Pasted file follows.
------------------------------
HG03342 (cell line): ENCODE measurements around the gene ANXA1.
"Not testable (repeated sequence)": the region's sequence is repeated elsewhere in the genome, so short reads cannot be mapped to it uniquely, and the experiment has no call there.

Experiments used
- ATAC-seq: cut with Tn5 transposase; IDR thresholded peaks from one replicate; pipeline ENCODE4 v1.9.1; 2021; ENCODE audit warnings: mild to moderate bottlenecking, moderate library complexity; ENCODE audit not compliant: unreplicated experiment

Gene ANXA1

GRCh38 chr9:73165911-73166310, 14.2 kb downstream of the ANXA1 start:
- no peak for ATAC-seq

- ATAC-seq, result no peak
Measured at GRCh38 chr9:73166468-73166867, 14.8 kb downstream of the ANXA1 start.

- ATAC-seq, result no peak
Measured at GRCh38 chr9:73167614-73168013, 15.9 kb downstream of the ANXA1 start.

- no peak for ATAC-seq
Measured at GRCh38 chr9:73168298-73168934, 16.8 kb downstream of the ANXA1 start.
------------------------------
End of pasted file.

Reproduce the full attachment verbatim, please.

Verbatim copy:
HG03342 (cell line): ENCODE measurements around the gene ANXA1.
"Not testable (repeated sequence)": the region's sequence is repeated elsewhere in the genome, so short reads cannot be mapped to it uniquely, and the experiment has no call there.

Experiments used
- ATAC-seq: cut with Tn5 transposase; IDR thresholded peaks from one replicate; pipeline ENCODE4 v1.9.1; 2021; ENCODE audit warnings: mild to moderate bottlenecking, moderate library complexity; ENCODE audit not compliant: unreplicated experiment

Gene ANXA1

GRCh38 chr9:73165911-73166310, 14.2 kb downstream of the ANXA1 start:
- no peak for ATAC-seq

- ATAC-seq, result no peak
Measured at GRCh38 chr9:73166468-73166867, 14.8 kb downstream of the ANXA1 start.

- ATAC-seq, result no peak
Measured at GRCh38 chr9:73167614-73168013, 15.9 kb downstream of the ANXA1 start.

- no peak for ATAC-seq
Measured at GRCh38 chr9:73168298-73168934, 16.8 kb downstream of the ANXA1 start.